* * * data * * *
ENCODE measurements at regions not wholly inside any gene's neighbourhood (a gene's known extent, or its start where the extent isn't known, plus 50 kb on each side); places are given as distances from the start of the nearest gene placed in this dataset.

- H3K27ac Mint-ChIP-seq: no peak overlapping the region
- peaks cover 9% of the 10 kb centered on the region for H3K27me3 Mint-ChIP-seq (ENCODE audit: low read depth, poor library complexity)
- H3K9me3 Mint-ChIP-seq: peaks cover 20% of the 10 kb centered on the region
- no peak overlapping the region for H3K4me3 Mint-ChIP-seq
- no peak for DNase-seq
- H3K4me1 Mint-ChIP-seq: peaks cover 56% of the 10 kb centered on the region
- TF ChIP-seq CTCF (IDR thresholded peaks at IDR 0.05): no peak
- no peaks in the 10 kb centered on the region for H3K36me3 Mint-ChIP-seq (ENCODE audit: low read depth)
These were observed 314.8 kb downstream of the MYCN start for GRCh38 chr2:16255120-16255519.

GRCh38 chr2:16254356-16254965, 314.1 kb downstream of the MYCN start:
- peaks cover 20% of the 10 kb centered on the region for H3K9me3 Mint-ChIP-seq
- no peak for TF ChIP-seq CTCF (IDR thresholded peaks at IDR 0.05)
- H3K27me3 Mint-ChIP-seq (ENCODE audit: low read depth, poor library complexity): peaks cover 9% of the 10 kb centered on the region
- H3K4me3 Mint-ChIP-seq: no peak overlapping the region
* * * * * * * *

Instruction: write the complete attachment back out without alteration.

ENCODE measurements at regions not wholly inside any gene's neighbourhood (a gene's known extent, or its start where the extent isn't known, plus 50 kb on each side); places are given as distances from the start of the nearest gene placed in this dataset.

- H3K27ac Mint-ChIP-seq: no peak overlapping the region
- peaks cover 9% of the 10 kb centered on the region for H3K27me3 Mint-ChIP-seq (ENCODE audit: low read depth, poor library complexity)
- H3K9me3 Mint-ChIP-seq: peaks cover 20% of the 10 kb centered on the region
- no peak overlapping the region for H3K4me3 Mint-ChIP-seq
- no peak for DNase-seq
- H3K4me1 Mint-ChIP-seq: peaks cover 56% of the 10 kb centered on the region
- TF ChIP-seq CTCF (IDR thresholded peaks at IDR 0.05): no peak
- no peaks in the 10 kb centered on the region for H3K36me3 Mint-ChIP-seq (ENCODE audit: low read depth)
These were observed 314.8 kb downstream of the MYCN start for GRCh38 chr2:16255120-16255519.

GRCh38 chr2:16254356-16254965, 314.1 kb downstream of the MYCN start:
- peaks cover 20% of the 10 kb centered on the region for H3K9me3 Mint-ChIP-seq
- no peak for TF ChIP-seq CTCF (IDR thresholded peaks at IDR 0.05)
- H3K27me3 Mint-ChIP-seq (ENCODE audit: low read depth, poor library complexity): peaks cover 9% of the 10 kb centered on the region
- H3K4me3 Mint-ChIP-seq: no peak overlapping the region